Tending a Bonsai or How to Read a Translated Text without Knowing the Original — by Mubashir Karim
October 1, 2022
In this commentary on two translations of Alejandro Zambra’s novel “Bonsai”, Mubashir Karim performs an exercise in “literary appreciation” that functions equally well as a concise comparative study of the two translations—one by Megan McDowell and the other by Carolina de Robertis. As the commentary progresses, the linguistic expression of the original novel (in Spanish) permeates into the style of writing employed by professor Karim in his deep engagement with the two translations into English by McDowell and de Robertis.

Writing all the way from Kashmir about the two translations of a celebrated novel by a Chilean writer and poet, Mubashir Karim’s commentary directly or indirectly prompts a comparison with Kashmiri-American poet Agha Shahid Ali’s poem “I See Chile in My Rearview Mirror” as a second instance where Kashmir salutes Chile and Latin America by extension—perhaps because there is a similitude to be found in the experience of multiple histories by multiple subjects whose contemporaneity converges in the study and appreciation of the literary craft, linguistic barriers notwithstanding (“no obstante”).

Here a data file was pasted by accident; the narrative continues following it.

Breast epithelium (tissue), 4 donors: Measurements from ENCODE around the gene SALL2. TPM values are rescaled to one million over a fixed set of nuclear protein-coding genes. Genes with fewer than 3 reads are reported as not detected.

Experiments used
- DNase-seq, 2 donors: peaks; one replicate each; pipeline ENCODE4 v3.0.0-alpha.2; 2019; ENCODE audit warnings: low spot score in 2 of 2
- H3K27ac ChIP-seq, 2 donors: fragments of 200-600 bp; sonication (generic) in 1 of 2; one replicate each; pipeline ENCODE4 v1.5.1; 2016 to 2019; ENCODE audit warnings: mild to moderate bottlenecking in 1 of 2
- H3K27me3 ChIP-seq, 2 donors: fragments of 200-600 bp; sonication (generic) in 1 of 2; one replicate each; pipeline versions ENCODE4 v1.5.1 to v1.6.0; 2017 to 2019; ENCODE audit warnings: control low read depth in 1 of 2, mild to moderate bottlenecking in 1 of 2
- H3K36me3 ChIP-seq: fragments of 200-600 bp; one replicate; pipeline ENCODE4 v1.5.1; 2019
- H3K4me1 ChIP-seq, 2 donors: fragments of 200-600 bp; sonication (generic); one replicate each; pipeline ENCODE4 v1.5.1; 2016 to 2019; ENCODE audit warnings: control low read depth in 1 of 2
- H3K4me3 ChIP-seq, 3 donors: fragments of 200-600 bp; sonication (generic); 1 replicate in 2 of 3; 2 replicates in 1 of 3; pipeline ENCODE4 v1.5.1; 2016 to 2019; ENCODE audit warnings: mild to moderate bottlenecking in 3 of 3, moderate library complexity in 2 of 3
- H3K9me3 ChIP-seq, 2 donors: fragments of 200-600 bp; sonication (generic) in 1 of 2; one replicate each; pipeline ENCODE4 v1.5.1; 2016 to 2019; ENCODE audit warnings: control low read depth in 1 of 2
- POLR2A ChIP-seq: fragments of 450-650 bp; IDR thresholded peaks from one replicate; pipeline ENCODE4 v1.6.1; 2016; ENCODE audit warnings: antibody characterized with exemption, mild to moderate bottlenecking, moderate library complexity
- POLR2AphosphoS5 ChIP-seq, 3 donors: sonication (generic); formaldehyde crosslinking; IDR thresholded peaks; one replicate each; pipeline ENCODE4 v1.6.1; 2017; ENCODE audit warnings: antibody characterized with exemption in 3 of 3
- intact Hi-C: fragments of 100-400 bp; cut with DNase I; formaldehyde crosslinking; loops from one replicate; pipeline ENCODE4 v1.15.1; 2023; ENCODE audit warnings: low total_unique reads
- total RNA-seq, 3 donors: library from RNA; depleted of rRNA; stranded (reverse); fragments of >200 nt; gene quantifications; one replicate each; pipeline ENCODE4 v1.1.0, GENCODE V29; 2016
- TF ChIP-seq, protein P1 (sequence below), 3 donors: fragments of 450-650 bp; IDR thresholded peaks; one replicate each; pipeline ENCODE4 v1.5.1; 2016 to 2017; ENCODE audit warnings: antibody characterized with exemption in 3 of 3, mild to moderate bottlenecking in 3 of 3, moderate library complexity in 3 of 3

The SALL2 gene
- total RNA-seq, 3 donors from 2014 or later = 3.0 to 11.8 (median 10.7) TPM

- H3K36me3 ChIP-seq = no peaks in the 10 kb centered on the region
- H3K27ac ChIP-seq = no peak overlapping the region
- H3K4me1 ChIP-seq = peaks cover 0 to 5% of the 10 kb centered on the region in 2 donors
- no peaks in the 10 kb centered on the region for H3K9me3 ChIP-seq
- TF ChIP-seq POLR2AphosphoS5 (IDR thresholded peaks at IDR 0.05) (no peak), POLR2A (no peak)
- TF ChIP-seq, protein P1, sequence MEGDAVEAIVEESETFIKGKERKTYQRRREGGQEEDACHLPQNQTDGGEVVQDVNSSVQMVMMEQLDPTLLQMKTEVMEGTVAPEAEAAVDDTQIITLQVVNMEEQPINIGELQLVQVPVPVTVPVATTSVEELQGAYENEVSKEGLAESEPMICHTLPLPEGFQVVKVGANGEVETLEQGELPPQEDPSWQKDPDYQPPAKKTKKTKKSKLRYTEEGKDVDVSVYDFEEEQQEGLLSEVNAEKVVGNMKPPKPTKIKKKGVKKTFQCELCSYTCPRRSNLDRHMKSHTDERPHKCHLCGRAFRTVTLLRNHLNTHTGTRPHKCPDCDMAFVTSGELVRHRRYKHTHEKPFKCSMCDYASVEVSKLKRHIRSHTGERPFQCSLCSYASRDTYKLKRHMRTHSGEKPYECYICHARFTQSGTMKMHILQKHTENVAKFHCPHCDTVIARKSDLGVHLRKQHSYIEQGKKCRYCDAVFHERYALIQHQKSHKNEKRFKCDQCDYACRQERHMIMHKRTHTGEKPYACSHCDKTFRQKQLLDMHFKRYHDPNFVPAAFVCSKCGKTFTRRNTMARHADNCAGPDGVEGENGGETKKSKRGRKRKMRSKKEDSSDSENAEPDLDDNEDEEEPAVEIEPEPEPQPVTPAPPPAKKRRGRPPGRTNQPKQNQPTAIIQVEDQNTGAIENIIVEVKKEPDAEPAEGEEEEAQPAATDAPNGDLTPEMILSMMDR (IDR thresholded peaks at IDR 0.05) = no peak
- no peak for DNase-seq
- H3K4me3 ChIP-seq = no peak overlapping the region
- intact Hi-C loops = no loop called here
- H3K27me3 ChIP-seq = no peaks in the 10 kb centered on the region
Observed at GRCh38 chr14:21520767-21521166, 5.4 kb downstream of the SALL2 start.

Given the references to explicit uses of language in the novella, reader discretion is advised.

In the end Julio meanders frantically in a taxi that moves through places, while Emilia, this time true to her character as dead, continues to remain dead, probably as a dismembered body, probably in a coffin-shaped automobile that scoots through the underground foliage amid mud and rocks. At several intersections of the road, one can imagine Julio, passing through the words of certain passages, as structures, of the novels they used to read together, to then indulge in feverish lovemaking. He could be imagined roaming in a taxi through certain bonsai nurseries, which ironically look more like brains than a heart. As the narrations progress, Julio traverses the stratosphere while as Emilia ploughs through the subterranean. “The rest is Literature:”, the text pronounces.